Greene Construction, based in Allston, has melted 4,200,984 cubic feet of snow so far this winter, according to Tim Connaughton, field operation manager.
That’s a lot of snow.
To put this volume in perspective, the fair territory at Fenway Park is just under 99,000 square feet, according to Ballpark Sourcebook. That means if all the melted snow from this single construction company were piled between the foul lines, it would be almost 42.5 feet high. If 5’8’’ Dustin Pedroia were to teeter on the top of the 37-foot Green Monster, the snow pile on the field would come up to his eyes.
The city of Boston melted over 50,000 tons of snow this winter working with four separate companies, according to the mayor’s office. Snow on average weighs 15 lbs per cubic foot, meaning the city has melted an estimated 6.6 million cubic feet of snow. However, each individual company would only then be responsible for 1.6 million cubic feet of snow if the melting efforts were split evenly.
The company has managed snow since 1968 and enforces a “black and clear’’ standard for hospitals in the Longwood area, making sure their sidewalks and parking lots are accessible for emergency personnel.
The company’s two giant melters look like smoking railroad cars. They’re so powerful that they’re usually used at airports. Greene Construction is the only construction company in the Northeast that owns melters of this size, according to Greene.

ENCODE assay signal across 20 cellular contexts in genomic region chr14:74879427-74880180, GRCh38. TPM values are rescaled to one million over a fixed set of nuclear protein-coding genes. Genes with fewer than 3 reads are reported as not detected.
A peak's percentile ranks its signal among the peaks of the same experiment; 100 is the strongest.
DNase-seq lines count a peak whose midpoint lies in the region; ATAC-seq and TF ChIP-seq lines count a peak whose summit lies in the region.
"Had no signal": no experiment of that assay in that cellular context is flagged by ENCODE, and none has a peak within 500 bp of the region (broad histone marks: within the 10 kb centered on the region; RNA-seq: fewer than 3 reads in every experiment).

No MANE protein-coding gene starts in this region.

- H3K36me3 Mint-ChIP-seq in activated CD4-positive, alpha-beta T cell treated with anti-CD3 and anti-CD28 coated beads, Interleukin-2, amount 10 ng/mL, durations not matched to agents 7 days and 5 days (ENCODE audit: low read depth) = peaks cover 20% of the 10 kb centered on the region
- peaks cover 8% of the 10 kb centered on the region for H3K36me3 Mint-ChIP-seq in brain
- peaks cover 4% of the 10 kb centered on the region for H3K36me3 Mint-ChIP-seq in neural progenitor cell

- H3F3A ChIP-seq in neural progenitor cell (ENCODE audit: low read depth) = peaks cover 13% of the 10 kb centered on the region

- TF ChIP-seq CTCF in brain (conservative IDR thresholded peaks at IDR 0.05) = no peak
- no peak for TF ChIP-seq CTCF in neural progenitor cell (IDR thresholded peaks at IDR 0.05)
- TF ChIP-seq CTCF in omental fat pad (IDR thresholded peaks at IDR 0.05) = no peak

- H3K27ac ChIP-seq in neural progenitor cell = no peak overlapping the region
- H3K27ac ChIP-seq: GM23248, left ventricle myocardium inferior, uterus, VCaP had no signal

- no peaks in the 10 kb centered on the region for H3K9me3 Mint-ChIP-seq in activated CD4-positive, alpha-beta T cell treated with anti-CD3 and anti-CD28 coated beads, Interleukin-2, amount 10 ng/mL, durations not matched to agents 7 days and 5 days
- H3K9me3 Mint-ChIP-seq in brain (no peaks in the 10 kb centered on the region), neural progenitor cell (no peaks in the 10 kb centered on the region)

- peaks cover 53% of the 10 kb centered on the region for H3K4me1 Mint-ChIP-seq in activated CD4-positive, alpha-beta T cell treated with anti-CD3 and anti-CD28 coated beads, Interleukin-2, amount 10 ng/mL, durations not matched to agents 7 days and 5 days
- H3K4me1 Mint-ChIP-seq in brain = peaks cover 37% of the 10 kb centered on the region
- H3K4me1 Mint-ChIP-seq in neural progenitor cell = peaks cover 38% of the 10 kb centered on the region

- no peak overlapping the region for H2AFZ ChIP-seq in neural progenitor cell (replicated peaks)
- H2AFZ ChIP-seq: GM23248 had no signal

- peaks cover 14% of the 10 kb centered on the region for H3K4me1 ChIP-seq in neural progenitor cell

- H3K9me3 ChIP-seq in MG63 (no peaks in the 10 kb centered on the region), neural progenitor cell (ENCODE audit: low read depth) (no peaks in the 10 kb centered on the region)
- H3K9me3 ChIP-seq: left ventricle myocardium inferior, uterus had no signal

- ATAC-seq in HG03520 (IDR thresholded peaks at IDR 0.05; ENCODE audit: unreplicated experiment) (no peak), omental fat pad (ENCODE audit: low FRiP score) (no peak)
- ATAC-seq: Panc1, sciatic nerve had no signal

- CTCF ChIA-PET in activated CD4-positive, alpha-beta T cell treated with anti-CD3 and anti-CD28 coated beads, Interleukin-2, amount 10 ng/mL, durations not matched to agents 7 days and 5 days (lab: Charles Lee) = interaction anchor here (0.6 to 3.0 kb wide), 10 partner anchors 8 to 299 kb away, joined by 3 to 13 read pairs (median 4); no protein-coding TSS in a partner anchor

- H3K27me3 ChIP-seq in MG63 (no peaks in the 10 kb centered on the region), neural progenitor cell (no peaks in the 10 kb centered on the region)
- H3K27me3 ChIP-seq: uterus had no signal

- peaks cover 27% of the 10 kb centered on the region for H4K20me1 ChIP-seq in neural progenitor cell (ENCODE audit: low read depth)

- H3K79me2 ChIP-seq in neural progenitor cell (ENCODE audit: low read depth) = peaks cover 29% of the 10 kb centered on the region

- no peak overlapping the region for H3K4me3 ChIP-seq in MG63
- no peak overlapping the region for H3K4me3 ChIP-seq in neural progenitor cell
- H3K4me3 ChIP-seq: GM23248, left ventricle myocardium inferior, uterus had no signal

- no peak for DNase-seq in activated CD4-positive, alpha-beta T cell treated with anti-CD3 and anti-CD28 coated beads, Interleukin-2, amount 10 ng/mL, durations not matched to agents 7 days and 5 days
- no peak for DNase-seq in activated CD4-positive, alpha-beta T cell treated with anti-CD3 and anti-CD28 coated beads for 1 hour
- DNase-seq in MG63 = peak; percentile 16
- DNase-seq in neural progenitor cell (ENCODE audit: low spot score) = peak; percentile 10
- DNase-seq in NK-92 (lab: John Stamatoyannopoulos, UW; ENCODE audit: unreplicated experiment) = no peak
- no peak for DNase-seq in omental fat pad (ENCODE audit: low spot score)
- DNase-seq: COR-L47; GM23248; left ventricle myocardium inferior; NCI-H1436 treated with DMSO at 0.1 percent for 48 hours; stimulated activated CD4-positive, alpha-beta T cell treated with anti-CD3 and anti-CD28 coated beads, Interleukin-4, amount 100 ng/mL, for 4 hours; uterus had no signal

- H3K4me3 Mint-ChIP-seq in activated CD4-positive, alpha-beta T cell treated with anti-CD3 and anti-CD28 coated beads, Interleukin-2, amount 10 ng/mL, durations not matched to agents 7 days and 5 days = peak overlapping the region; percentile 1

Adria Ferragamo, vice president of business development at the company, said that snow management has become one of the most important facets of the business, and for owner Bob Greene.
“The Longwood medical community has the best hospitals around and I think him being there — especially during the snowstorm — helps Boston,’’ Ferragamo said. “In the past, we have had snowstorms that have stopped the city from moving, but we were out there. When he is melting snow, we are running 24/7, but it is crucial that those hospitals remains open for life-threatening situations.’’
Connaughton’s team focuses on snow management and removal efforts over the winter. So far this year, the company has spent 20,165 man hours managing snow, using 112,534 gallons of fuel to move 8,544 truck loads of snow. Eventually it was melted. Eventually.